The point is that ‘stinginess’ is not a fatal flaw in a politician. Fayemi was not the worst governor in the world so even this sin could have been forgiven by the voters given a different opponent in different circumstances. So the message to any politician currently opening the treasury to flood voters with stomach infrastructure in a bid to win the next election – it might work, it might not work. It all depends on the opponent you will be facing and the atmosphere under which that election will be contested.

Fayose is popular with the masses

This is the one most people agree on. Fayose eats corn and banana with the ‘masses’ by the roadside. He knows his way around the streets and the people love him etcetera etcetera. One would think that popularity is all that’s needed to win elections in Nigeria these days.

In the 2007 gubernatorial elections in Ekiti, Fayose threw his ‘popularity’ behind the ANPP candidate, Yinka Akerele, who leveraged all the popularity and gallantly came third. After this, he moved to the PPA and then the Labour Party. In the next governorship election he threw his weight behind the ACN and openly campaigned against the PDP who still won the rerun election. Finally in 2011, he moved back to the Labour Party where he used his popularity to contest the senatorial election. He came a distant third. It was after this he moved back to the PDP from where he won last Saturday’s election.

The man’s a maverick, no doubt about that. But he’s also ‘anyhow’. And an anyhow candidate needs a solid structure to translate whatever talents or popularity he has into electoral victory. To put this victory down to Fayose’s ‘popularity’ is to miss a couple of important points.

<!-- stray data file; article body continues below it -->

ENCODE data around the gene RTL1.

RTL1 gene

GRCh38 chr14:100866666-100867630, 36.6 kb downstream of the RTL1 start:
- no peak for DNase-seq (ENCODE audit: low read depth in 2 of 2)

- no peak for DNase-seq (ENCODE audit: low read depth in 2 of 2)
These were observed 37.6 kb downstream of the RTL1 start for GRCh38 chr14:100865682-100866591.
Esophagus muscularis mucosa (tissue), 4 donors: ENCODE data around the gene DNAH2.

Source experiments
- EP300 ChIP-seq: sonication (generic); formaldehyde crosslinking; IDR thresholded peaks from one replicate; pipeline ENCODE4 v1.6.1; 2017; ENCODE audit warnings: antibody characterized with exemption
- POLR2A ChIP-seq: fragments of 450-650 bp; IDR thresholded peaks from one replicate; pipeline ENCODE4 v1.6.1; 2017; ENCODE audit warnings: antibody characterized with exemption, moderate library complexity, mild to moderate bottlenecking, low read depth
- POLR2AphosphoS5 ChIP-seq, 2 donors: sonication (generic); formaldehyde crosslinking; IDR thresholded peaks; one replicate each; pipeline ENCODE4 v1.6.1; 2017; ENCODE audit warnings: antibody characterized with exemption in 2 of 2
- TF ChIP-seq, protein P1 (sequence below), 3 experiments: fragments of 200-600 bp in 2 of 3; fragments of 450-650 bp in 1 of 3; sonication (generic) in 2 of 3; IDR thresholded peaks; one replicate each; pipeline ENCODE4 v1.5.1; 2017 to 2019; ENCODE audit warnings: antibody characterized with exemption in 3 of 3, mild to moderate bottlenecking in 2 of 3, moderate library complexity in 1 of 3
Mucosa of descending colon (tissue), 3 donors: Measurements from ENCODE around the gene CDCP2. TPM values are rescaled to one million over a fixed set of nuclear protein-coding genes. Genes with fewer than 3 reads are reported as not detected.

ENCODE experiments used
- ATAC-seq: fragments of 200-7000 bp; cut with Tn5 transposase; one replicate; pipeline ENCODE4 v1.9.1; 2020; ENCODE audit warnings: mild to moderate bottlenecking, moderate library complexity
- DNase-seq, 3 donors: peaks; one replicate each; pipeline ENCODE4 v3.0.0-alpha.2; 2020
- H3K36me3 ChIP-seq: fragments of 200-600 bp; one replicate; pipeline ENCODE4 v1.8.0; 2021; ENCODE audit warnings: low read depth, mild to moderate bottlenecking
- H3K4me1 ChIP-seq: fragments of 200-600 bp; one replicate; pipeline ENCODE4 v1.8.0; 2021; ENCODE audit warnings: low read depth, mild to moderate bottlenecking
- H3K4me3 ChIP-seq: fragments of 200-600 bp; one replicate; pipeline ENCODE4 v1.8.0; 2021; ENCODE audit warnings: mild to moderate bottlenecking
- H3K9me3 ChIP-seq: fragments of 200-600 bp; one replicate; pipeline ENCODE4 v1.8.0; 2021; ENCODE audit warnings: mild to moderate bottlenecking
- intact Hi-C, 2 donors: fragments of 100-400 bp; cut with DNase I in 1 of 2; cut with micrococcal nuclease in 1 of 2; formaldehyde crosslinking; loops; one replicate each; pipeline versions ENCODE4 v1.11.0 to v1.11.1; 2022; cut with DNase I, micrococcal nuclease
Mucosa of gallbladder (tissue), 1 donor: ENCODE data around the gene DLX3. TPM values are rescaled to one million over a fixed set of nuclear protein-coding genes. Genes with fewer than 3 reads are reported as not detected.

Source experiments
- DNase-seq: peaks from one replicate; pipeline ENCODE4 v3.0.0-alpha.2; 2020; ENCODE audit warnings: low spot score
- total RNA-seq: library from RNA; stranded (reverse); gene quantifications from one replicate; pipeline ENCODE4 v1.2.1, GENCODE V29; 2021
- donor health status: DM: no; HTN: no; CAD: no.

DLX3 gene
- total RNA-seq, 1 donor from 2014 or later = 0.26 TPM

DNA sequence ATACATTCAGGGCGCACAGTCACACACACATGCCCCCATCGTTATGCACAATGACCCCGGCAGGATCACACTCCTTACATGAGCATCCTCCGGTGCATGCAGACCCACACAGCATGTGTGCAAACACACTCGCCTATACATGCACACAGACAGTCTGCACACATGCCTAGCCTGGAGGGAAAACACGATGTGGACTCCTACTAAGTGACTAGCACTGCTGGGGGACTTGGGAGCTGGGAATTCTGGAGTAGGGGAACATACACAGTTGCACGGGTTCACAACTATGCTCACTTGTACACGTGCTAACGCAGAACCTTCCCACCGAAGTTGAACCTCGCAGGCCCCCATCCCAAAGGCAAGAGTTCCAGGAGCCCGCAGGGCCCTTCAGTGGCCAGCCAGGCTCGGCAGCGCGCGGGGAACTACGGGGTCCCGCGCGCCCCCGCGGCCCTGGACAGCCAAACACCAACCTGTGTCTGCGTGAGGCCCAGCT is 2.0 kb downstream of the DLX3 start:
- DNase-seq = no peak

First, Adamu Mu’azu’s appointment as PDP Chairman has been the political equivalent of replacing Shola Ameobi with Ruud Van Nistelrooy. I was joking with a friend earlier today that the APC should have gone to court to stop GEJ from replacing Bamanga Tukur as PDP Chairman. Not only has he stopped the PDP bleeding, he has infused it with new energy and put them back on the front foot. Observing him at the World Economic Forum in Abuja last month, he was everywhere talking to everybody. When he wasnt holding hands with someone gisting and walking briskly, he had his arms around their shoulder talking directly into their ears. Those who know him say he is full of cunning and if you spent years running succesfully from Ribadu and his EFCC, then you must have some useful political skills indeed. Putting the power of a newly invigorated PDP machine at the service of Fayose played a crucial role in converting whatever latent popularity Fayose had into victory at the polls. It doesnt happen automatically.

Secondly, political fashions are notoriously easy to misinterpret. Many politicians across the world have gotten elected purely by portraying themselves as the opposite of X, where X is a currently hated politician. Would Barack Obama have defeated George W. Bush in 2000? It is doubtful given that Bush won by being more folksy than Al Gore who people thought came across as too Professorial. 8 years later, Americans were tired of Bush’s folksiness and bad grammar and Obama the well spoken law Professor was in fashion inspite of the charges of elitism and arugula eating levelled against him. Francois Hollande campaigned against Nicolas Sarkozy in 2012 by telling the French people that he was ‘Mr Normal’, in contrast to Sarkozy who often acted like he was crazy.

There is a tide in the affairs of men,

Which taken at the flood, leads on to fortune.

Omitted, all the voyage of their life is bound in shallows and in miseries.

On such a full sea are we now afloat.

And we must take the current when it serves, or lose our ventures